Gravitas

“Today, anyone who has presence, who attracts attention when he or she enters a room, is said to possess charisma . . . . Their charisma is mysterious and inexplicable, never obvious. They have unusual confidence. They have a gift—often a smoothness with language-that makes them stand out from the crowd. They express a vision.” – Robert Greene

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gravitas         gravitas

Gravitas or charisma can be learned and honed through deliberate focus and practice of a few of your natural personality traits. Our well-validated and reliable psychological assessments will highlight these strengths and direct your attention to those you can most quickly and easily develop for your own desired results.

What is gravitas? Few people have it, that much is for sure. Those who possess gravitas seem to be magnetic and have a dignified presence. They feel safe, disarming, and trustworthy to be around. I’ve heard that they come from “good stock.” I suppose that means that those who raised this person are also of good character as well.

These days, even if you didn’t come from “good stock” yourself, you too can focus on and refine the qualities that lie within. Whether you are ignoring certain qualities you have or simply want to become more deliberate with qualities you already realize as personal strengths, we’re here for you. Together, we’ll focus on you, where you are strong, so you can be more deliberate with these, and where you’ll need to be more cautious.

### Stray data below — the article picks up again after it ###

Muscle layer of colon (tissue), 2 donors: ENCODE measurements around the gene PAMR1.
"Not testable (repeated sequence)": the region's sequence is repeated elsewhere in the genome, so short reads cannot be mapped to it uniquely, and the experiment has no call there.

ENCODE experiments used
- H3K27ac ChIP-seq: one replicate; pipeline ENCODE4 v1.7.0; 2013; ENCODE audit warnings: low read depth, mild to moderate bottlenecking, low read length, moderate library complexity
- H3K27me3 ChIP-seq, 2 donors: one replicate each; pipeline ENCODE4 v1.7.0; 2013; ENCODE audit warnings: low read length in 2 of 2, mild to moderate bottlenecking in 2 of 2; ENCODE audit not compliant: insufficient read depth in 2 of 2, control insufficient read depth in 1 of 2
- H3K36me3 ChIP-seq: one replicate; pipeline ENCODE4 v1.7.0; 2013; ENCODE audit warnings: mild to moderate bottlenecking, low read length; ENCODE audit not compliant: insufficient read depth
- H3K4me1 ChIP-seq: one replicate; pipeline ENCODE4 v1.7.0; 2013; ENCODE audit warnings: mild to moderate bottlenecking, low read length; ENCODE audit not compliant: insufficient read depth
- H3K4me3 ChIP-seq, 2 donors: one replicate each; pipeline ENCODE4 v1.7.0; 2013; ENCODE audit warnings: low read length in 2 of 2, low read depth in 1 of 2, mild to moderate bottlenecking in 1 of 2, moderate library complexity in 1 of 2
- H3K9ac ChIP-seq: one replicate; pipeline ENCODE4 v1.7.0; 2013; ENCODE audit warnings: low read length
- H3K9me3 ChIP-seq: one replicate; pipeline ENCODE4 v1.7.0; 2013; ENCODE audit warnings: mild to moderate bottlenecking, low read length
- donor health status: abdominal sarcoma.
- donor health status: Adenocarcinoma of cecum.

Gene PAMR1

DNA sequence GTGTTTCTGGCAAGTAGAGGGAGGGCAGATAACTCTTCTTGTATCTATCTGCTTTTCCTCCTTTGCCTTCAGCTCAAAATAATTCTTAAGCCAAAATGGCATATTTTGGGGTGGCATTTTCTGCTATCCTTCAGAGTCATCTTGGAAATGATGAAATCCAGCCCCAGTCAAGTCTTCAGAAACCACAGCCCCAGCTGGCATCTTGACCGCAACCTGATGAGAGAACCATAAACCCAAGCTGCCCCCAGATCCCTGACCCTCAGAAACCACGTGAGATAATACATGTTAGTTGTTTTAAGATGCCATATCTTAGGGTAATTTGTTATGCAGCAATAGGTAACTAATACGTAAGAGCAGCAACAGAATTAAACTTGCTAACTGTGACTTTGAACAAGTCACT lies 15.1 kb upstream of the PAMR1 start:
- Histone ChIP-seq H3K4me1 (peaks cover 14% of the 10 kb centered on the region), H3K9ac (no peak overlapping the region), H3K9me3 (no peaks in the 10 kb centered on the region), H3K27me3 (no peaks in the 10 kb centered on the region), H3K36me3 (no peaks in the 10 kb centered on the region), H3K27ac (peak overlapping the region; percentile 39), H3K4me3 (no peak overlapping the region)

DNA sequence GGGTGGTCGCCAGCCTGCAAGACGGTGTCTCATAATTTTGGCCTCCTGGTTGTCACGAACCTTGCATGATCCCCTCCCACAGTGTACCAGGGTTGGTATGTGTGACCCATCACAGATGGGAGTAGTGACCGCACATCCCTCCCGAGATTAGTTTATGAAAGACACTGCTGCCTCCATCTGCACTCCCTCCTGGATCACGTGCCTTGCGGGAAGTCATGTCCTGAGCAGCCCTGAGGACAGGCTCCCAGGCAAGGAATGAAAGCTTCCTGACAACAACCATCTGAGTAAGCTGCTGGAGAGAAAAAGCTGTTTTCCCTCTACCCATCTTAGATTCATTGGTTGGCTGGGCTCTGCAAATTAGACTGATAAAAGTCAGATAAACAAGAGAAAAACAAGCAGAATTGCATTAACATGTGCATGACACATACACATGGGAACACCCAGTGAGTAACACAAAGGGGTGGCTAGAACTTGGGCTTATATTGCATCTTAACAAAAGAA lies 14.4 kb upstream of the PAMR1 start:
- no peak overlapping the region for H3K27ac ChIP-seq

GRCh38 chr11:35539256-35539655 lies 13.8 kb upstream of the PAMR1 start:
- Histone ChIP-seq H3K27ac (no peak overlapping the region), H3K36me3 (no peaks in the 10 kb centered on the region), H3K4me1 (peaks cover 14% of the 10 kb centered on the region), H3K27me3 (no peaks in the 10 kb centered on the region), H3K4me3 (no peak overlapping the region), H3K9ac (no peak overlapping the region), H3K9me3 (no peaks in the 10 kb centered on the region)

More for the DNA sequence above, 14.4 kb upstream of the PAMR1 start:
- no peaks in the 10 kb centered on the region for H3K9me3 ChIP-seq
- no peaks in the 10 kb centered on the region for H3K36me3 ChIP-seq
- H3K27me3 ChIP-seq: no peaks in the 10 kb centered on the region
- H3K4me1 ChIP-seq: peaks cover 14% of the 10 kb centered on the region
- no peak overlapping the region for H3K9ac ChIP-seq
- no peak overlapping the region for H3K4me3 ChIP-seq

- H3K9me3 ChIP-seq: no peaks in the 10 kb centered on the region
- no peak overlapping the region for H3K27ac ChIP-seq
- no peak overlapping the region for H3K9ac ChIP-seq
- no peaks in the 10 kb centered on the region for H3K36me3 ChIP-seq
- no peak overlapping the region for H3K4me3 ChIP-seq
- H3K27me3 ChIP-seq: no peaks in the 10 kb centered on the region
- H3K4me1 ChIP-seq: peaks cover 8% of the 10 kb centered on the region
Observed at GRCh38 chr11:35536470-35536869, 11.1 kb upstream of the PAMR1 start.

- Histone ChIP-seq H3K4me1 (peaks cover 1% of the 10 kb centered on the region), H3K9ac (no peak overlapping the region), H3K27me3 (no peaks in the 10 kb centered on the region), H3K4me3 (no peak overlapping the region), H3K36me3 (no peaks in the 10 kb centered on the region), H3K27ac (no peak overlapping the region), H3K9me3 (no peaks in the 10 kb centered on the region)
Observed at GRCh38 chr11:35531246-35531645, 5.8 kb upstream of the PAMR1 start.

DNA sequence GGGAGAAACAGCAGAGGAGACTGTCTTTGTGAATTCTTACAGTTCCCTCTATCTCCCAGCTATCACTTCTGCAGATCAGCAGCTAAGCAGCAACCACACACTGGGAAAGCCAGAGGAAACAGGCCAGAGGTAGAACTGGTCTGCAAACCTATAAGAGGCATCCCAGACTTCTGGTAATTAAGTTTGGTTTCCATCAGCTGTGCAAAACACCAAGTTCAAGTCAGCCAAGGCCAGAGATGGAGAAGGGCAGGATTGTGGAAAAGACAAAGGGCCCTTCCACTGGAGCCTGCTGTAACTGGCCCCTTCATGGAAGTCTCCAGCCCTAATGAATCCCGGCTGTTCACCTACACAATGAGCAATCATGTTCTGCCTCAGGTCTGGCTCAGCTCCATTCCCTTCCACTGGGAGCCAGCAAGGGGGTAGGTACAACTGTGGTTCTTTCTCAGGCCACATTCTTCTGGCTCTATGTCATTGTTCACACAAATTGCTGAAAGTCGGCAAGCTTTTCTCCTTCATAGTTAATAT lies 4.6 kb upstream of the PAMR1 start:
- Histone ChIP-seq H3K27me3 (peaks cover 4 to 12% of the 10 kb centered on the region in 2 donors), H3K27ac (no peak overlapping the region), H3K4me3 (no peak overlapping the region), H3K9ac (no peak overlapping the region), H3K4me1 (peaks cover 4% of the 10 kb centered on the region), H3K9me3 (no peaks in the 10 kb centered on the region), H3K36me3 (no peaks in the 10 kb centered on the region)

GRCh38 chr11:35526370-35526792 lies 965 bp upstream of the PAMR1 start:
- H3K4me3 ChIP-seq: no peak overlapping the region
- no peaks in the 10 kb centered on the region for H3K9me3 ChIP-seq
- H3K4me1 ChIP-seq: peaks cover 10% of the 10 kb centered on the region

Calgary-Psychologists-International
Calgary-Psychologists-International

Gravitas was one of the Roman virtues, along with pietas, dignitas, and virtus, that were particularly appreciated in leaders. Evidence shows that it was most likely influenced by the Greek virtue of Arete. It may be translated variously as weight, seriousness, dignity, and importance and connotes a certain substance or depth of personality. It also conveys a sense of responsibility and commitment to the task. In the British education system, gravitas was seen as one of the pillars of the moral formation of the English gentleman during the Victorian and Edwardian eras. From Wikipedia, the free encyclopedia

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